I let my son persuade me to take him to see Beowulf this weekend, and truth be told I didn’t need too much persuading when I found out that Neil Gaiman was involved with the screenplay. I’m not going to talk much about the technical aspects of the film, except that it reminded me of how my father told me a long time ago that one day computer animation would be used to make movies with lifelike people. I thought he was mad — this was over twenty years ago, we’d barely moved from Pong to Pacman (perhaps I exaggerate), and at my house we owned a Commodore 64. Some might say we haven’t quite reached the “lifelike” part, but we’re closer than I could have imagined then.
What interests me is the story. As someone who often teaches Beowulf, the poem, I was curious to see how it might be translated to film. I don’t find it an easy poem. A rare remnant of a lost cultural world, it points outward to so many vanished histories and tales that it feels incomplete. Its narrative seems episodic; the scenes with Grendel and his mother are disconnected from the final battle with the dragon. How would modern audiences respond? The first thing that struck me was that what has prepared audiences to appreciate this film is seeing JRR Tolkien’s Lord of the Rings series brought to the screen. Visualizing the world of the Rohirrim will allow audiences to accept the world of Heorot, of the Danes, Geats, and Frisians. And this is no accident since Tolkien’s Middle Earth was itself an attempt to work backwards from scraps found in Anglo-Saxon literature to a half-forgotten earlier world of elves, dwarves, and dragons that he found in elliptical and opaque fragments of ancient European literatures.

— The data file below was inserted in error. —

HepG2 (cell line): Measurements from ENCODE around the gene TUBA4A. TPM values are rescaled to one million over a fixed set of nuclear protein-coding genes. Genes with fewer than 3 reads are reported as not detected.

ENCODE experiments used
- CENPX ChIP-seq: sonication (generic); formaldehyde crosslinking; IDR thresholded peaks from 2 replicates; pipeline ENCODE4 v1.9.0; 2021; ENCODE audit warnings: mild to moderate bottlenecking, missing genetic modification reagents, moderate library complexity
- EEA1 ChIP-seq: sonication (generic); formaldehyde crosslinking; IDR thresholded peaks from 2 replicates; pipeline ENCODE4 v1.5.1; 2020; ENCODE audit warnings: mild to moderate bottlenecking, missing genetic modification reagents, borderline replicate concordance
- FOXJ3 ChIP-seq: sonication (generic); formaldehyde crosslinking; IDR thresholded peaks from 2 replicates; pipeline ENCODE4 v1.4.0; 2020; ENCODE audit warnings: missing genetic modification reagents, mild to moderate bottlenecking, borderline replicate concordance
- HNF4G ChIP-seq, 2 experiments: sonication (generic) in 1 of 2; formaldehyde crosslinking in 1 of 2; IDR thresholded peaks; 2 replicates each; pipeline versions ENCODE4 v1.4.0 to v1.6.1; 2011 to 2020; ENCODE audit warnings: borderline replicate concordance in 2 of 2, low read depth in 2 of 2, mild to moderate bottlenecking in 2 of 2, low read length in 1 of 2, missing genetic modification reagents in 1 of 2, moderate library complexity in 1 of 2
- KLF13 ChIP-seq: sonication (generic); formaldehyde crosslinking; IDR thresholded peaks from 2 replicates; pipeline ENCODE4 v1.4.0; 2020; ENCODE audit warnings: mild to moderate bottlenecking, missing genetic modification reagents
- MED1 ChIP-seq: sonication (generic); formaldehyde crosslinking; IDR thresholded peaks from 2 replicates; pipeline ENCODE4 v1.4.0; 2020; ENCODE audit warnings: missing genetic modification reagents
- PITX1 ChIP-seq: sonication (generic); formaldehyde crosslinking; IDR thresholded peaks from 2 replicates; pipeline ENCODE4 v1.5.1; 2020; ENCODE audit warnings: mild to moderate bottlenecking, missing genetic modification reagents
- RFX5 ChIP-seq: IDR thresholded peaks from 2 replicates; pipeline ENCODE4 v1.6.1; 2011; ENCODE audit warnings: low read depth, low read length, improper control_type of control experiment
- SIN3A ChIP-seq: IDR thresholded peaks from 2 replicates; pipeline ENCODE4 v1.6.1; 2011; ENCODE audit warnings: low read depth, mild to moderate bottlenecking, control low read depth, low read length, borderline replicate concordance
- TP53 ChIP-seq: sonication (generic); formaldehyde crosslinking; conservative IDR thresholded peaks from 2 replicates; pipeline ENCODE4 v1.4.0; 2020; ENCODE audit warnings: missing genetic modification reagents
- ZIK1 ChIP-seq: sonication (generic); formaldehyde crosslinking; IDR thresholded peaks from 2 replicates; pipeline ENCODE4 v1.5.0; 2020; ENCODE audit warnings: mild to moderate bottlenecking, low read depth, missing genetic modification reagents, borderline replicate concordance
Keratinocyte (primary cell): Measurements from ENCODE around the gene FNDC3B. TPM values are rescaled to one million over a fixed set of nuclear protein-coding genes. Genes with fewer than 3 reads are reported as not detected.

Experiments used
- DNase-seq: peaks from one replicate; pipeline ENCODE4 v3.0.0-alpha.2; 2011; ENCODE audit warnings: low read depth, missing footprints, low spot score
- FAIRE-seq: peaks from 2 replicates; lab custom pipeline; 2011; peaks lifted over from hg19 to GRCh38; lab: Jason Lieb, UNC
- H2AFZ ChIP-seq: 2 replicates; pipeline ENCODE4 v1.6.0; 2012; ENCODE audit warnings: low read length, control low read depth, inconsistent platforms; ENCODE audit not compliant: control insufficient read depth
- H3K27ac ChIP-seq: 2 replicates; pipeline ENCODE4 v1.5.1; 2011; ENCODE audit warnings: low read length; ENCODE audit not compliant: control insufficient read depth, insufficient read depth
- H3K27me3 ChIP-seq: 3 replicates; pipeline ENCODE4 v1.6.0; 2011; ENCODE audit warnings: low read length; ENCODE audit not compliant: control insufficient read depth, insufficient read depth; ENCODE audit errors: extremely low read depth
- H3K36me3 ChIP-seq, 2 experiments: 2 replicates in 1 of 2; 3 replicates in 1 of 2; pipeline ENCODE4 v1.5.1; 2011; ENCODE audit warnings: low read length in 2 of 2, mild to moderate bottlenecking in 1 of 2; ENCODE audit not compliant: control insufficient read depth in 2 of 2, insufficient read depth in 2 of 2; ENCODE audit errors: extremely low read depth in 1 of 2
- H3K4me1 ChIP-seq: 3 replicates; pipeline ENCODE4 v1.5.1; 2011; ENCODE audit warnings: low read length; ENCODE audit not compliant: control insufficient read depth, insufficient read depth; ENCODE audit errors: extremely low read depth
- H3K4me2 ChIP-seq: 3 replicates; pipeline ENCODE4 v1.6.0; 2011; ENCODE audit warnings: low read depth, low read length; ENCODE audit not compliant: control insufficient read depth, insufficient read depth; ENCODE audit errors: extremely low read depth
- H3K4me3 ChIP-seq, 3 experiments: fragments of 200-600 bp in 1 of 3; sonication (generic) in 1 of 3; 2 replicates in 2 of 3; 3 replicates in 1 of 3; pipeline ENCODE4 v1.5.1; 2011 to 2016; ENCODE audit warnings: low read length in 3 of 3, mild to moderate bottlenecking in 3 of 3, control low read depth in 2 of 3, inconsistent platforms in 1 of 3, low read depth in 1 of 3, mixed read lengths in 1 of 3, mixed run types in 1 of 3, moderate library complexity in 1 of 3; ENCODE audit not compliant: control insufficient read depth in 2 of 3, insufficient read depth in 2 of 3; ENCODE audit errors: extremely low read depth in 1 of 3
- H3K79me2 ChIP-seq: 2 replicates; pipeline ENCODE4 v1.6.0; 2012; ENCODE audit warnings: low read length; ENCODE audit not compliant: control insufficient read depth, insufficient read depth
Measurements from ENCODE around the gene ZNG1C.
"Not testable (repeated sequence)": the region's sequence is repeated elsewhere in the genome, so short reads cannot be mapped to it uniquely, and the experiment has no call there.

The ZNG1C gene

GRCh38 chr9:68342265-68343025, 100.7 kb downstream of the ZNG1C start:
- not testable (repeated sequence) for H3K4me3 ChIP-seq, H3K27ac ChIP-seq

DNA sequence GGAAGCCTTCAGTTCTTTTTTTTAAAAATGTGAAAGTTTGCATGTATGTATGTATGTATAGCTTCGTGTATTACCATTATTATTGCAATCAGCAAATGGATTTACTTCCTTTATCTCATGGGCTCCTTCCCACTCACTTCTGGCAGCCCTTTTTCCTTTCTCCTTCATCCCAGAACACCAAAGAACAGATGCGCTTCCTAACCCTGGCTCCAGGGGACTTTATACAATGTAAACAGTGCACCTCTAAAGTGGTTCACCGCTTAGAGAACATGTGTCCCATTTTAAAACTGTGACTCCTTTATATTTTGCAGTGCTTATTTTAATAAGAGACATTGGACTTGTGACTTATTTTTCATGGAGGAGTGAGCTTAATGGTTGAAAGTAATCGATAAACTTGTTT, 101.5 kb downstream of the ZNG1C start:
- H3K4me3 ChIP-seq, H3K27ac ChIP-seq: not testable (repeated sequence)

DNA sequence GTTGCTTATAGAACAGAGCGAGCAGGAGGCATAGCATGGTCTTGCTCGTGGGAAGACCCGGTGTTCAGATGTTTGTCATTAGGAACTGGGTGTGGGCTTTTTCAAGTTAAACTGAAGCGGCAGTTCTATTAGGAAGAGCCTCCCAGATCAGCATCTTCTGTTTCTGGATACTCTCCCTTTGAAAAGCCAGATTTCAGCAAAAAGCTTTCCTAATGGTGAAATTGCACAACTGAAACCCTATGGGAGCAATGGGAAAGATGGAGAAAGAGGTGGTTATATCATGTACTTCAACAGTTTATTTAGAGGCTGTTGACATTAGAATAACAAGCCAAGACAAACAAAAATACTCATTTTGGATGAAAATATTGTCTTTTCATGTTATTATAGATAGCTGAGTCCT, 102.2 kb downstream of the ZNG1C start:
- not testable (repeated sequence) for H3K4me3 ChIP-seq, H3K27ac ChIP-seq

The movie is in dialogue with the poem; it purports to be the “true” story of Beowulf which the poem distorts with heroic praise. But it is a fantastical vision of truth. This is a very different Beowulf than the one we saw in The Thirteenth Warrior, the 1999 movie version of Michael Crichton’s very clever Eaters of the Dead, both of which attempt to rationalize the monsters, to give them a scientific or historical explanation, albeit in different ways. No, in this Beowulf the monsters are really real, and in this claim, I believe its authors are true to Tolkien’s vision.
Its authors are especially to be praised for the ethical question that is raised by these really real monsters, a question that is implicit in The Lord of the Rings and in almost every good guy/bad guy fantasy novel and movie, namely, what makes the good guys good and the bad guys bad, other than the fact that we are rooting for one side rather than the other? Why are Grendel and his mother bad and Beowulf good? Both sides live for violence and treasure, and attempt to kill and destroy the other. One could argue that Grendel attacks first, but his mother would probably counter that her kind lived in Denmark long before humans arrived, and since they have been hunted almost to extinction, they are the real victims. Beowulf, the character in the movie, recognizes this dilemma after the monsters are vanquished and he is at the height of his heroic reputation when he says, “We have become the monsters. There are no heroes anymore.” In a nation grappling with waterboarding and Abu Ghraib, it may be hoped this message will have resonance.